This material was developed for the Live From Mars project
by Passport to Knowledge. Live
From Mars was a precursor to Mars Team Online.
Getting the Most from Online
| The on-line components of Live From Mars (LFM) not only provide
extensive information but also--perhaps more importantly--help the
project come alive by connecting people together...
linking students and teachers directly with NASA experts
allowing students to collaborate with other students
encouraging teachers to interact with one another and with
the LFM Team
The Passport to Knowledge philosophy is ease of use and equity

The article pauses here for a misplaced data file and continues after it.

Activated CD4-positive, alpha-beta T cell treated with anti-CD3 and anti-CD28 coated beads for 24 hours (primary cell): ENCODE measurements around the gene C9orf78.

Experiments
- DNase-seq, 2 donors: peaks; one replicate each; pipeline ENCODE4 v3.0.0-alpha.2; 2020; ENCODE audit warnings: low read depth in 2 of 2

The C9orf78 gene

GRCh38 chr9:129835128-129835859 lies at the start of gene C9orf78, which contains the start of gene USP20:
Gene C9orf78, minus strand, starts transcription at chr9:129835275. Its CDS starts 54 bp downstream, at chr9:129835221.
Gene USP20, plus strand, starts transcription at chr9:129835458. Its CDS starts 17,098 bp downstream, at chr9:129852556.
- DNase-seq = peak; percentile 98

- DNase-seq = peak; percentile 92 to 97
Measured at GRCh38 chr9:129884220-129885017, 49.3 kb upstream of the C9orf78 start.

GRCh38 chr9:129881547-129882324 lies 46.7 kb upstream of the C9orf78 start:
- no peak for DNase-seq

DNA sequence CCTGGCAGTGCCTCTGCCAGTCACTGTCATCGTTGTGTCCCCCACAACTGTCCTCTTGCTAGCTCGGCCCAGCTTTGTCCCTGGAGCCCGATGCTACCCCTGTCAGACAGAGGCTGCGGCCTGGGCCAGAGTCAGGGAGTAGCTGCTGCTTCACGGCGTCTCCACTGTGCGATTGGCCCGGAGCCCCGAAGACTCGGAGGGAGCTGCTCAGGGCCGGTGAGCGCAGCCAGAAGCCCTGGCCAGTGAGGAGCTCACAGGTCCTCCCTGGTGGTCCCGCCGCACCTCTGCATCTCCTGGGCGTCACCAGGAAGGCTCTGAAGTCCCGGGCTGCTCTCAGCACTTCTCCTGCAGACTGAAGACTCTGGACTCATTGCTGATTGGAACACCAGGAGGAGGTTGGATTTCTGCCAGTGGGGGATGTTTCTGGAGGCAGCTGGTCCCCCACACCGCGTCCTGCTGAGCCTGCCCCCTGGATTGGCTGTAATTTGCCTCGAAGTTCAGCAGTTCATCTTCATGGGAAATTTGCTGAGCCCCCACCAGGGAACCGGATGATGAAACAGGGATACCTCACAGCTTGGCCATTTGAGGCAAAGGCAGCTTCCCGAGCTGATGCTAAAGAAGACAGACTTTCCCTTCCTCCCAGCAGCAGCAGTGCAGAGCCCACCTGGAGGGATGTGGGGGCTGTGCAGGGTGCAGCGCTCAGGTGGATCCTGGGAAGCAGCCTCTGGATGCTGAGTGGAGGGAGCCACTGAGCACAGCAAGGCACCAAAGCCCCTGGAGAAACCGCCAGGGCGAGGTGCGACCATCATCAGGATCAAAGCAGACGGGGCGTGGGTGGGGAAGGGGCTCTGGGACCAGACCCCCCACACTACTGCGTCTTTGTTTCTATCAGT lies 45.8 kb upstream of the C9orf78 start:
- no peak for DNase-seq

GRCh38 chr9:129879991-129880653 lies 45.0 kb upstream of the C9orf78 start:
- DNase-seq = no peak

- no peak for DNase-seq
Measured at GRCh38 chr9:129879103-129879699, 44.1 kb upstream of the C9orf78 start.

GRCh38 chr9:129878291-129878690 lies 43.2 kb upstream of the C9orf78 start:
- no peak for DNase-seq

of access. We want teachers with a wide range of network skills
and technologies--from simple e-mail up to full T-1 connectivity--to
find success. LFM will work for those just getting started in
cyberspace, even if their access is not from the classroom but
at home or at the workplace of an involved parent. For schools
with a little more technology and training, inexpensive cameras
and free software can bring moving images and audio into classrooms,
via CU-SeeMe, RealAudio and other similar technologies
How to start
All participants in Live From Mars should sign up for the updates-lfm
mail-list. This service won't overwhelm your mailbox (we plan no
more than two e-mail messages per week). updates-lfm will
keep you informed about the latest opportunities and also bring
you lively behind-the-scenes accounts (Field Journals) from the
men and women on the front lines of exploring Mars. Field Journals
can be used as reading exercises, discussion starters, or for information